Nation's lobbying laws among the weakest, energy industry gets top access.
Polaris Institute report calls for public inquiry into how oil money is distorting Canada's democracy. Image via Shutterstock.
Oil and pipeline companies, including seven of the world's largest corporations, have intensified their lobbying efforts in Ottawa over the last four years and held 2,733 meetings with public officials.
These lobbying efforts directed by 27 energy companies and eight industry associations appear to have resulted in dramatic public policy changes such as the gutting of specific environmental legislation.
According to a new report by the Polaris Institute, the nation's two largest pipeline companies Enbridge and TransCanada plus four other oil firms met with cabinet ministers 52 times between 2011 and 2012.
The meetings took place while the Harper government designed its omnibus budget (Bill C-38) which ultimately changed or weakened 70 pieces of legislation including most the nation's Fisheries Act (Enbridge found the act "onerous") as well as the Canadian Environmental Assessment Act.
All changes made it easier for foreign and domestic firms to build pipelines and mines by removing key environmental safeguards for water, air, land, fish and endangered species.
In contrast just one federal minister, Joe Oliver, met only once with a major environmental group (Greenpeace) during that same period.
Petro producers most welcome
Since 2008, Canadian Association of Petroleum Producers, the lobby group funding omnipresent oil sands propaganda, and the Canadian Energy Pipelines Association (CEPA), the designer of new pro-pipeline campaign, "met with public office holders 367 per cent more times than the two major Canadian automotive industry associations and 78 per cent more times than both major mining industry associations."
The financial clout of just seven of the major oil firms lobbying Ottawa including Shell, ExxonMobil and China's offshore oil company, CNOOC, amounts to a sum greater than the GDP of Russia, says the report.
Some of the lobbyists for Big Oil are former government employees. Brenda Kenny served 10 years with the National Energy Board before becoming a pipeline lobbyist at CEPA and Paul Cheliak worked as an economist for the Natural Resources Canada before lobbying for the oil and gas industry. Others such as Yaroslav Baran served as energy lobbyists and then worked for the Conservative Party only to return back to their former lobbying jobs.
Bruce Carson, Stephen Harper's top policy analyst from 2004 and 2006 and a convicted thief, left Ottawa to head up the Canada School of Energy and Environment where, with a federal grant that Carson approved, the former public servant co-ordinated industry efforts to promote tar sands development.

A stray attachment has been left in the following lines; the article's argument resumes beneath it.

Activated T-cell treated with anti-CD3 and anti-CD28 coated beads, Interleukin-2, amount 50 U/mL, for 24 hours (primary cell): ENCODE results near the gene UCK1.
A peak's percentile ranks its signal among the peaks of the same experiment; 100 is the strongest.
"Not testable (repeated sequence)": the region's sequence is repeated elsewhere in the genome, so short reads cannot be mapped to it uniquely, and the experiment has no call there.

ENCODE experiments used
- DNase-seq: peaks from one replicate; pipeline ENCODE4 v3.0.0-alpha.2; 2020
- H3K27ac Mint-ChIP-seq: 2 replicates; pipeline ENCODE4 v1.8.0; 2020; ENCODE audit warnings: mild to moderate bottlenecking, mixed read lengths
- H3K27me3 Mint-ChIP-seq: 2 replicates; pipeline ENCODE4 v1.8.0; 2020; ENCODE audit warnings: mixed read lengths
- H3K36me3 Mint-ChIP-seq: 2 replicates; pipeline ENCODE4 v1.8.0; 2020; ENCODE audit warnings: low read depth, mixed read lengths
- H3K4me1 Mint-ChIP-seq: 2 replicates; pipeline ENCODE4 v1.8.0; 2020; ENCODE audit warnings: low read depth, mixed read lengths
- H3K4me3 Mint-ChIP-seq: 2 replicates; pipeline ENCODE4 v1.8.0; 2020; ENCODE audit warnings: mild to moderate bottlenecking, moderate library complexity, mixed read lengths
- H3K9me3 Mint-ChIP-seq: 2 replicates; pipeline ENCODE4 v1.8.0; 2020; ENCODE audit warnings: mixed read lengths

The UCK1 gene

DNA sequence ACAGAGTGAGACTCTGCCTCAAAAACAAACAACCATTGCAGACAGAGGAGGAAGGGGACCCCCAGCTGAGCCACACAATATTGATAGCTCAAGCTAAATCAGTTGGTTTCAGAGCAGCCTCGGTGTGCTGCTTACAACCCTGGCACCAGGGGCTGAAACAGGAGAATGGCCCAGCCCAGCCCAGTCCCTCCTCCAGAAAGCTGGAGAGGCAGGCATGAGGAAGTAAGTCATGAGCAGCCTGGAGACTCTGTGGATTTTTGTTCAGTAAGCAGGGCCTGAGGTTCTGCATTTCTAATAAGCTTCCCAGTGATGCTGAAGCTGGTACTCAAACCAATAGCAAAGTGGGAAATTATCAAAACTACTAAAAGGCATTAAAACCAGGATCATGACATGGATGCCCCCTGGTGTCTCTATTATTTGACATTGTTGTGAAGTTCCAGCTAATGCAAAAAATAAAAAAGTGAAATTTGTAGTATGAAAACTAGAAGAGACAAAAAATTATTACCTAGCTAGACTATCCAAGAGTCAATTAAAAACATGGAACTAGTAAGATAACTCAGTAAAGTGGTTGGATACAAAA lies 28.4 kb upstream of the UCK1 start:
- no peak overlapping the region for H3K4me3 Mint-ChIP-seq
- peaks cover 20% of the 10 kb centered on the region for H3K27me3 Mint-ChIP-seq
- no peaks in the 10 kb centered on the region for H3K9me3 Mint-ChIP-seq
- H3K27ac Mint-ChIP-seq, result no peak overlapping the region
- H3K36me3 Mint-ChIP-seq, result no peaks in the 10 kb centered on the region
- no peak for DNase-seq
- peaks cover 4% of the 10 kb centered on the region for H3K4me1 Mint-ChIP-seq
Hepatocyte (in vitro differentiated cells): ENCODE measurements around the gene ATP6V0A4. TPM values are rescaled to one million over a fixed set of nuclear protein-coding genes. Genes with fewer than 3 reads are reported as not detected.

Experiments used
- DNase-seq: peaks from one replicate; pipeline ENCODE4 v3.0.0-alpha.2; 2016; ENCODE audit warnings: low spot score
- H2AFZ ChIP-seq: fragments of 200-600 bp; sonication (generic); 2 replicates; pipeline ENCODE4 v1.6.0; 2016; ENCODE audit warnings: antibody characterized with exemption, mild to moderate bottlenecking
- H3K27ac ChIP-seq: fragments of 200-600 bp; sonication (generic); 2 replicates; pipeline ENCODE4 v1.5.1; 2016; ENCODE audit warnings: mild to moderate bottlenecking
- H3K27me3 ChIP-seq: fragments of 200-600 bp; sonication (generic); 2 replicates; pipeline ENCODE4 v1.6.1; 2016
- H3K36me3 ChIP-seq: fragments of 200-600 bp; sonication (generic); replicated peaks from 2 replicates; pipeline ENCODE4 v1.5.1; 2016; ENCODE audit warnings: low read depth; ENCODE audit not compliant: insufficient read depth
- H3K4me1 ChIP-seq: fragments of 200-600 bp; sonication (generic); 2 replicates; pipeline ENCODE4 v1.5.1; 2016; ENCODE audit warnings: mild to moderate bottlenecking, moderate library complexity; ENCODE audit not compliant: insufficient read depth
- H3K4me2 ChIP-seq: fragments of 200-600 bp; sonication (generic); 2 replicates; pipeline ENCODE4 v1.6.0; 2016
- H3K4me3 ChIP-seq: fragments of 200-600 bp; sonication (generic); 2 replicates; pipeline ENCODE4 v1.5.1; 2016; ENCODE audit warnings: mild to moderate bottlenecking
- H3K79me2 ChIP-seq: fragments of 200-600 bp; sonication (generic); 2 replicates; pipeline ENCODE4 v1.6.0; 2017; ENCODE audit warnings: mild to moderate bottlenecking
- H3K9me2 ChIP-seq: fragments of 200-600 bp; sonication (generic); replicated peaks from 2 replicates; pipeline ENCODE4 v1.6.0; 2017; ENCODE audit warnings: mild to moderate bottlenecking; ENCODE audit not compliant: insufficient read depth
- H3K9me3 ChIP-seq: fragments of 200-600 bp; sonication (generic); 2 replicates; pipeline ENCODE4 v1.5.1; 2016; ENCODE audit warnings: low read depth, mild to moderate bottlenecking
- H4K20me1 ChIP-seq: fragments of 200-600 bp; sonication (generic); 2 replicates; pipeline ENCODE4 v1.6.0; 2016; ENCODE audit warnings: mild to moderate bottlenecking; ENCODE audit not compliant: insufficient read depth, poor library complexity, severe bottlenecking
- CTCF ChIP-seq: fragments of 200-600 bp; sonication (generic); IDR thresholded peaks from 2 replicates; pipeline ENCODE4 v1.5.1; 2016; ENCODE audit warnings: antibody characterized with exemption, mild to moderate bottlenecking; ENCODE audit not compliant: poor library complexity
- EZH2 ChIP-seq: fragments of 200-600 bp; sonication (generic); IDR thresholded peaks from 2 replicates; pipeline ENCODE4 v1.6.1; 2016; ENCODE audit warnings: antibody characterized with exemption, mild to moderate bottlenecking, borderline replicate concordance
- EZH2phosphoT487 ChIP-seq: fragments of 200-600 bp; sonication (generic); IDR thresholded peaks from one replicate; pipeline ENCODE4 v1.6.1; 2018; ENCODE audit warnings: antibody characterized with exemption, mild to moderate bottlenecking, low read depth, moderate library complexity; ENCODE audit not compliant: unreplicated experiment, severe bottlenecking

Carson faces unrelated charges of influence peddling over an Ottawa-based water purification company.
Ken Boessenkool, a former policy adviser to Stephen Harper and lobbyist for Suncor and Enbridge, recently mysteriously resigned as chief of staff for B.C. Premier Christy Clark after public behaviour he described as inappropriate.
Just the tip
The intensity of the lobbying reported by the Polaris Institute is only the tip of a political iceberg. Canada's Lobbyist Act is among the weakest and least transparent of any industrial nation. It does not even require companies to disclose their financial spending on lobbying. (In the U.S. Big Oil spends $150-million a year on bending government's ear.) Nor does Canada's ineffectual act require the registry of any industry lobbying with government officials below the level of assistant deputy minister. Former public officials who do volunteer work as lobbyists also don't have to register their activities.
Big Oil companies that have lobbied Ottawa the hardest between 2008 and 2012 include the nation's largest bitumen and pipeline players: TransCanada Corporation (the backer of the controversial Keystone Pipeline) 279 communications; Imperial Oil (an arm of Exxon Mobil, a large tar sands player, and the company that once employed Stephen Harper's father) 205 communications; Suncor Energy (one of the largest tar sand developers) 196 communications; Enbridge (the promoter of Northern Gateway Project) 143 communications, and Shell Canada (another major oil sands player) 118 communications.
CNOOC, a Chinese state-owned corporation with one of the lowest transparency rankings in the global oil patch, ranks 13th on the list of most active oil lobbyists with 34 communications with the Harper government to date. It wants to buy a Canadian oil giant, Nexen, for three times its current market value.
The report concludes with a call for "full independent public inquiry in order to investigate how Canada may be on the road to becoming a petro-state due to the ability of the petroleum industry to exert influence on the Canadian government policy making through their lobby operations."
The Polaris Institute is an Ottawa-based non-government agency concerned about the increasing influence of corporations on public and community life.